Among the many beautiful indigenous blooms this spring is the showy Agapanthus, which many of you will be familiar with either from your own, or at least in public, gardens all over the world.  In their natural habitat they are widely distributed along the eastern parts of South Africa, although there is a patch of them indigenous to the south-western Cape. As you can tell from the photograph below, they are easily distinguished by their size – their blooms sticking up well above the surrounding plants.

These geophytes have thick tuberous rhizomes, which helps them to store water and energy. This means that these plants are fairly tolerant of drought conditions. Even when they are not blooming, the shiny, fleshy strap-like leaves look attractive.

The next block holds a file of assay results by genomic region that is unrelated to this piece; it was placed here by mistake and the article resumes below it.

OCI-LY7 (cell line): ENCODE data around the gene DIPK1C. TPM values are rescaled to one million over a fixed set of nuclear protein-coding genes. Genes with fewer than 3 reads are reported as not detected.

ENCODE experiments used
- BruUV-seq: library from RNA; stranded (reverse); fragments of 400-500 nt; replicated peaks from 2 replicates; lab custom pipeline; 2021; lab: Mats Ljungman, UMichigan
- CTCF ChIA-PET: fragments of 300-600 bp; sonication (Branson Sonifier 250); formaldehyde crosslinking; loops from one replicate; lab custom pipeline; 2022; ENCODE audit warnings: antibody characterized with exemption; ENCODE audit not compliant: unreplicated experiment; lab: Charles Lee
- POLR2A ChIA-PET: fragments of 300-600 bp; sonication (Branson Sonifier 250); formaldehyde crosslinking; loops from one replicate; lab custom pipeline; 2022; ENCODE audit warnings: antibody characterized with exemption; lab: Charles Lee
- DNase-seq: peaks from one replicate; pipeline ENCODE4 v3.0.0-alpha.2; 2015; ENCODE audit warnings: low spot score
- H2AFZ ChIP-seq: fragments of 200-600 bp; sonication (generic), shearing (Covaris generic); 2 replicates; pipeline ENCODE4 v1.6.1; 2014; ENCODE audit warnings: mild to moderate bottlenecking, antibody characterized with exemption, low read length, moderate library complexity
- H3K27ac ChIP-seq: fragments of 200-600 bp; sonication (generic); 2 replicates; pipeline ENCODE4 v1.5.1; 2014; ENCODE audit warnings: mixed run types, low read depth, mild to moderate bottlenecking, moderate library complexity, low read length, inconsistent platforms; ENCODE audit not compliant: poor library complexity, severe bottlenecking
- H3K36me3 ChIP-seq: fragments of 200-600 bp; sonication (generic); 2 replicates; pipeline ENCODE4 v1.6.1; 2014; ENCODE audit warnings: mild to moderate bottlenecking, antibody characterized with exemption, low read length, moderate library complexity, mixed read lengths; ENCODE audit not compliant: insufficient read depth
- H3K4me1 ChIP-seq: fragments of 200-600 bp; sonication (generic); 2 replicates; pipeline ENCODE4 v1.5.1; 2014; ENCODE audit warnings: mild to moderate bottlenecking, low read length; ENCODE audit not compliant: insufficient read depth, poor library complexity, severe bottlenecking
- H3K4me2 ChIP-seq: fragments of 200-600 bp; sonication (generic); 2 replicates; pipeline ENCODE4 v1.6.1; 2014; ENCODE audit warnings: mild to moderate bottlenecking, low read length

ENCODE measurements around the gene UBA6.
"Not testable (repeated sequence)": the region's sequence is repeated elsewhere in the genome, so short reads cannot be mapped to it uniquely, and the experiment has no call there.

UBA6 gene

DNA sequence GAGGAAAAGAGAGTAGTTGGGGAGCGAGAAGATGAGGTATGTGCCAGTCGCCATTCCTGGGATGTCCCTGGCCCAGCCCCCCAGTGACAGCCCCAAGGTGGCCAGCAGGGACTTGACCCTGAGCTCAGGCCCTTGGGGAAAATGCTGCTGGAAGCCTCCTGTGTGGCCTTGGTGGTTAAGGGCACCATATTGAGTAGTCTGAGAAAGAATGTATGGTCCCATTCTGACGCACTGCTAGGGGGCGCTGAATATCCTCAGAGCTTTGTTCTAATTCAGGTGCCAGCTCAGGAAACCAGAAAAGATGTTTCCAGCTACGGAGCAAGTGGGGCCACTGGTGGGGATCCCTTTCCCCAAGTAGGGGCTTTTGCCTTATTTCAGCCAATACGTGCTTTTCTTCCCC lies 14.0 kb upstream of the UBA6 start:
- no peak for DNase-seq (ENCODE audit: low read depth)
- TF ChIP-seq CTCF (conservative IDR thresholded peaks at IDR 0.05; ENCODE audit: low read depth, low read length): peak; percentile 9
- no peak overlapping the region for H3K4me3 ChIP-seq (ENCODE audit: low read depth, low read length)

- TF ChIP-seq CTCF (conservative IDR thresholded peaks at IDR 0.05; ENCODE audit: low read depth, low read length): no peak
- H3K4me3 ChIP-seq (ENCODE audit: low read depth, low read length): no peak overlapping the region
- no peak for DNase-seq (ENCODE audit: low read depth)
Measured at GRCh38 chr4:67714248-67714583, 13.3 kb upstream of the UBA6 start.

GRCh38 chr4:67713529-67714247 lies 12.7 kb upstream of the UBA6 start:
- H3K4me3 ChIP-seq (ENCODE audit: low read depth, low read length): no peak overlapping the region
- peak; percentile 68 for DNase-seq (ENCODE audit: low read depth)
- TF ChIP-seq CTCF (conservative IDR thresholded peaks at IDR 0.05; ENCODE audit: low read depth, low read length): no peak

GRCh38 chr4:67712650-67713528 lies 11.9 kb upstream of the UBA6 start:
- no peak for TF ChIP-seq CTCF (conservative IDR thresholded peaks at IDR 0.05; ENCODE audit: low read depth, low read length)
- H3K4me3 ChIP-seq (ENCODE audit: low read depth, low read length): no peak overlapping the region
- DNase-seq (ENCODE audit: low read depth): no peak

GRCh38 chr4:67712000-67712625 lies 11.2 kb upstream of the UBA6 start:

They have a long flowering season – I saw the first ones blooming in the veld during November and there are still a lot about. The pale to dark blue flowers are borne in a dense cluster on a long slender stalk. I find the different hues of blue very attractive.

They attract a variety of insects as well as sunbirds.


29 thoughts on “AGAPANTHUS II

  1. As beautiful as the many photos of flowers are, it’s sometimes hard to determine their size. Placing a hand or ruler or other object of known size near them would help viewers be able to know their size. Just a suggestion.


  2. They are beautiful and earn their place around the world. I know them as a long-lasting cut flower. They aren’t perennial in this climate, though some may grow them as an annual, bringing pots inside in the winter.


    • As drought-resistant as they might be, mine finally succumbed to the arid period we’ve been through after about twenty-five years. My plan is to purchase plants from the nursery soon so that I can enjoy their blooms from home once more 🙂

      Liked by 1 person

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